The garnishee must answer the interrogatories. See Drake on Attachments, $ 650, and authorities cited.

THE HUDSON.

(District Court, W. D. Pennsylvania. April 21, 1881.)

1. HANDS ON STEAM-BOAT – COMPLETION OF VOYAGE — UNLOADING

CARGO.

Libellants were employed as hands on a steam-boat, on a trip from Pittsburgh to Cincinnati and back. They had nothing to do with the navigation of the boat, but the handling of the cargo was part of their employment. Held, that they had no right to quit the boat as soon as she was fastened to the wharf at Pittsburgh, but that it was

their duty to remain and assist in unloading her cargo. 2. SAME-DEDUCTIONS FROM WAGES.

Held, further, that the respondents could deduct from libellants' wages the reasonable sums necessarily paid for the discharge of such

cargo. 3. PRACTICE-PAYMENT TO MARSIIAL_PAYMENT INTO COURT-COSTs.

stinately refused to do, and the respondents were comp to hire laborers to take their places and perform their in discharging the cargo. The respondents had a rig pursue this course and deduct the necessary sums paid t laborers from the libellants' wages. 1 Conk. 131. After boat was unloaded a tender was made to the libellants of wages, less the reasonable sums paid the laborers who formed the libellants' work. The libellants refused the ter and subsequently filed their libel in this case. Upon se of process the respondents (under protest) paid to the ma the amount claimed by the libellants, and the costs up to time, and the marshal paid the money into court. It have been more regular had the respondents, under granted, paid the amount of wages tendered into court a time their answer was filed, in support of the tender se in their answer. But, substantially, this was done, fo

marshal had paid the money into court before answer

Under the proofs in the case, I am of opinion that the must be dismissed, with costs,

THE MARIEL,

(District Court, S. D. Nero York. January 18, 1881.)

In Admiralty.
Albert York Smith, for libellant.
Isaac S. Van Voorhis, contra.

ACHESON, D. J. The amount in controversy here is small, but to the libellants who sue for their wages the matter is of consequence. Moreover, the principle involved is important. The case, therefore, deserves and has received careful consideration. The better opinion seems to be that unless there is some express or implied agreement or established usage to dispense with their further services, seamen are bound to remain with the ship upon the completion of the voyage and assist in the delivery of her cargo, if made in a reasonable time. 1 Conk. Adm. 131; Dixon v. The Cyrus, 2 Pet. Adm. 413; Cloutman v. Tunison, 1 Sumn. 377.

Here, there were no shipping articles or express contract. The libellants were employed as hands on the steam-boat Hudson, on a trip from Pittsburgh to Cincinnati and back. They had nothing to do with the navigation of the boat, but the handling of the cargo was part of their employment. Under the evidence, I think, they had no right to quit the boat as soon as she was fastened to the wharf at Pittsburgh, but that it was their duty to assist in unloading her. This they ob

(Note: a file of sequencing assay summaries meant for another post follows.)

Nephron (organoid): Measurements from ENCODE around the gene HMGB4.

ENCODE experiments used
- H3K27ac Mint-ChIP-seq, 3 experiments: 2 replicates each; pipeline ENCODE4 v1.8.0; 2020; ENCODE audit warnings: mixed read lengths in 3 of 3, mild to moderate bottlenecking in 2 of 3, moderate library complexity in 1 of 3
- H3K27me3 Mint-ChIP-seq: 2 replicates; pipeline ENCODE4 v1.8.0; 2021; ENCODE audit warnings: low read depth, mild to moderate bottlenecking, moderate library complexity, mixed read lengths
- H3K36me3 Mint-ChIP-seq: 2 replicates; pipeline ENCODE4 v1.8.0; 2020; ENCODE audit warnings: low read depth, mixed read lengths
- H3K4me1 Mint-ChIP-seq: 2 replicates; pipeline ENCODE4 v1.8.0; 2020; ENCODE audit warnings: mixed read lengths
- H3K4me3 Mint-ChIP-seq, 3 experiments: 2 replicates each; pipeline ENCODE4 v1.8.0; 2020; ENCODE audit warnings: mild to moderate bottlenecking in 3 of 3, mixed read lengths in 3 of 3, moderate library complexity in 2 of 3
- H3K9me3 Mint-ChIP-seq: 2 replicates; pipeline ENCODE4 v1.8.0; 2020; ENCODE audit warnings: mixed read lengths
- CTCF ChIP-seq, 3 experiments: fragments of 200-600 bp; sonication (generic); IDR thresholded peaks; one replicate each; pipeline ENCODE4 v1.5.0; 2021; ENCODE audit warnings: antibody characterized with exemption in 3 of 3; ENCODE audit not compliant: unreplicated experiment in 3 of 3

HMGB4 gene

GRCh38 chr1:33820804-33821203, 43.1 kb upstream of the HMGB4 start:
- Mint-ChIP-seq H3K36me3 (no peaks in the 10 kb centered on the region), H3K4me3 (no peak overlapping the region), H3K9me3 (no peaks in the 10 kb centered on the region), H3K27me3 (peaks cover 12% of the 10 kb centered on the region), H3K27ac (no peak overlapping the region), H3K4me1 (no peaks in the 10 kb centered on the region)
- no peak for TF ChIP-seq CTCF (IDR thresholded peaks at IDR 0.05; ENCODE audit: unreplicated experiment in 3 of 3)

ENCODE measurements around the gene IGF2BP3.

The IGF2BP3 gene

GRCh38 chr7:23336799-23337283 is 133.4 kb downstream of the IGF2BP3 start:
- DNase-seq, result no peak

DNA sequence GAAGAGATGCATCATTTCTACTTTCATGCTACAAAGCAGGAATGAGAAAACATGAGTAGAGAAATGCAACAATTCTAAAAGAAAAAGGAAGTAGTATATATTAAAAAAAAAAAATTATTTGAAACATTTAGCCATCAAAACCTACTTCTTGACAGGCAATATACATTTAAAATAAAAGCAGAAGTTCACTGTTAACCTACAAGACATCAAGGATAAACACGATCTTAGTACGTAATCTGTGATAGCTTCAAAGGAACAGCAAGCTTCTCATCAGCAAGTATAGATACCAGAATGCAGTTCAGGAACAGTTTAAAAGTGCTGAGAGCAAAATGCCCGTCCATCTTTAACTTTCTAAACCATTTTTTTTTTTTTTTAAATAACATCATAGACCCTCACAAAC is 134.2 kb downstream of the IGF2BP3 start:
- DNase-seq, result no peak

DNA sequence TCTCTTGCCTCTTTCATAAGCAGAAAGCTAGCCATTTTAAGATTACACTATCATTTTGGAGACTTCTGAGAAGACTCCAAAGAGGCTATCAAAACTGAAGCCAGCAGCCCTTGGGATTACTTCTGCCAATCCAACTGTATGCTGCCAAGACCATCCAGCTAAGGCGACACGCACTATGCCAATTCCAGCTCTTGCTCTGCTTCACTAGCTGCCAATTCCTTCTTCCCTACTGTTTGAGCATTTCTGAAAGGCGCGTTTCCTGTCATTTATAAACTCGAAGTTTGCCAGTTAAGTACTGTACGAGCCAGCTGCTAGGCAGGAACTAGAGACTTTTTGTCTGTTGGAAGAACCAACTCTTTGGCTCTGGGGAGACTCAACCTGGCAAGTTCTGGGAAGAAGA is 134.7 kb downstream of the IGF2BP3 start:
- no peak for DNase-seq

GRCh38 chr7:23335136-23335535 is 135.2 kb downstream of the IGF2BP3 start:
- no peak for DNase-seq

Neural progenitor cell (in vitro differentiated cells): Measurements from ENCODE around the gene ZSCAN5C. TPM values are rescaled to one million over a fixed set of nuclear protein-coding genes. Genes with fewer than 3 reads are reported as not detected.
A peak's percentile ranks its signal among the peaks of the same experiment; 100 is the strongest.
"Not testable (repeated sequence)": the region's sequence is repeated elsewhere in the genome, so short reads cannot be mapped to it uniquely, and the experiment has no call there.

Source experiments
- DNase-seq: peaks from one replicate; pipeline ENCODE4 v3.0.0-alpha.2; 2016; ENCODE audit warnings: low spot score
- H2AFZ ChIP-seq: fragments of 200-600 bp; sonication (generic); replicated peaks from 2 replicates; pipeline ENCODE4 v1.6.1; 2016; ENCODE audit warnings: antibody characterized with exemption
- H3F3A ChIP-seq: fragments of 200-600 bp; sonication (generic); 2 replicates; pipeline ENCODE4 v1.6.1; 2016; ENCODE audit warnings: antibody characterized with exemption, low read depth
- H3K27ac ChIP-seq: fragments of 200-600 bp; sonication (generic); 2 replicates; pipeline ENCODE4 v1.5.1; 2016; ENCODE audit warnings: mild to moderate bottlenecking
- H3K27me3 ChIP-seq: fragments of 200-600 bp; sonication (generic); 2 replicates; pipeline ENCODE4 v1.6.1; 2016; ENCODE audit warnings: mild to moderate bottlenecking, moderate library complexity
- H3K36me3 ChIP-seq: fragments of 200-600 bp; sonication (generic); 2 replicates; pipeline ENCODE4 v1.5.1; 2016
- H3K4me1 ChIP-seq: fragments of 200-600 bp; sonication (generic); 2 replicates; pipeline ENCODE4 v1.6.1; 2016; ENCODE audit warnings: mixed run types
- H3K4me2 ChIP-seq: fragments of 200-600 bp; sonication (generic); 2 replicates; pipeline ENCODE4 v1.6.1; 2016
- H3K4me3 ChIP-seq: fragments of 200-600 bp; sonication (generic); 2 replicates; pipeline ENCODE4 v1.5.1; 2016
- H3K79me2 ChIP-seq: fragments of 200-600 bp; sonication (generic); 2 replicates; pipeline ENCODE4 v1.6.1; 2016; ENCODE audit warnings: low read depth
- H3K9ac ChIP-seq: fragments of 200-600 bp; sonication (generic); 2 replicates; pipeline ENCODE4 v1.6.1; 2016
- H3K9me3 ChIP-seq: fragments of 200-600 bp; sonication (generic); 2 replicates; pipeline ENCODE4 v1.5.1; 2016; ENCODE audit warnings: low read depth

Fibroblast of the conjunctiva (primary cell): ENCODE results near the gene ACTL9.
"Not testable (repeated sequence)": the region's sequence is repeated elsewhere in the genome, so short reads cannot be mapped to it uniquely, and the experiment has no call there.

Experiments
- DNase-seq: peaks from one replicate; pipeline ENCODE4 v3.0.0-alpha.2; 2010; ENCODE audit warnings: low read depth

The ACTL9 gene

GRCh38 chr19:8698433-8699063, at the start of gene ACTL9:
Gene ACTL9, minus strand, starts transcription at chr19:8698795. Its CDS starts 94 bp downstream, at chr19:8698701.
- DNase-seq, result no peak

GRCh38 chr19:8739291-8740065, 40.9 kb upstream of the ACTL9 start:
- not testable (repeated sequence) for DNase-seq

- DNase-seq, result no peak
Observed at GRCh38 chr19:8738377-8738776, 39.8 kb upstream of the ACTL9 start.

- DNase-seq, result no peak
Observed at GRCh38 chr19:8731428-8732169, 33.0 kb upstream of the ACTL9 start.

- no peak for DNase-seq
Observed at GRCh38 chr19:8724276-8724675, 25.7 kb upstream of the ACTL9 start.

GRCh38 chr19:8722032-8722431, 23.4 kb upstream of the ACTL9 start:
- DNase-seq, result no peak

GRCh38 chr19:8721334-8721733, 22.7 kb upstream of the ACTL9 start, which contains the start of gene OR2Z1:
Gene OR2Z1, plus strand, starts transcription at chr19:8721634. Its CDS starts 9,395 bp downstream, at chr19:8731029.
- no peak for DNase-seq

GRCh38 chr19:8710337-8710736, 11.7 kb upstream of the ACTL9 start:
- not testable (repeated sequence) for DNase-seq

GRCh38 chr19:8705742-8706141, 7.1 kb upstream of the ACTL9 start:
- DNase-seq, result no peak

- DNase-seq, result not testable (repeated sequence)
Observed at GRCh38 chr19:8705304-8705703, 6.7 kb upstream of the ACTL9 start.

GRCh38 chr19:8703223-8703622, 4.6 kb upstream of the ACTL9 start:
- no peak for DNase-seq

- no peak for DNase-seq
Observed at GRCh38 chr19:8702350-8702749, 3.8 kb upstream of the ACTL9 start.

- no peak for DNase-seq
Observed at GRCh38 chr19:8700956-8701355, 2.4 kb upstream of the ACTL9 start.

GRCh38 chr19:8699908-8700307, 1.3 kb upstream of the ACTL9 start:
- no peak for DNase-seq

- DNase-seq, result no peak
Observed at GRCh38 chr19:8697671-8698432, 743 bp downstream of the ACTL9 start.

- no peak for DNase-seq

1. PRACTICEDISMISSAL OF LIBEL_DELAY AFTER ISSUE.

The practice of the court does not authorize the dismissal o for the libellant's delay in bringing the cause to a hearing aft joined. The claimant has an equal right to move the case.

Rules S. D. N. Y. 136, 123.

In Admiralty.

The libel was filed in 1866 for salvage, and iss joined. Both parties noticed the cause for trial, and placed upon the calendar. It was reserved gener 1870, and had not been moved again until 1880. The ants moved to dismiss the libel for failure to prosecut

stinately refused to do, and the respondents were compelled to hire laborers to take their places and perform their work in discharging the cargo. The respondents had a right to pursue this course and deduct the necessary sums paid these laborers from the libellants’ wages. 1 Conk. 131. After the boat was unloaded a tender was made to the libellants of their wages, less the reasonable sums paid the laborers who performed the libellants' work. The libellants refused the tender, and subsequently filed their libel in this case. Upon service of process the respondents (under protest) paid to the marshal the amount claimed by the libellants, and the costs up to that time, and the marshal paid the money into court. It would have been more regular had the respondents, under lea granted, paid the amount of wages tendered into court at the time their answer was filed, in support of the tender set up in their answer. But, substantially, this was done, for the marshal had paid the money into court before answer filed.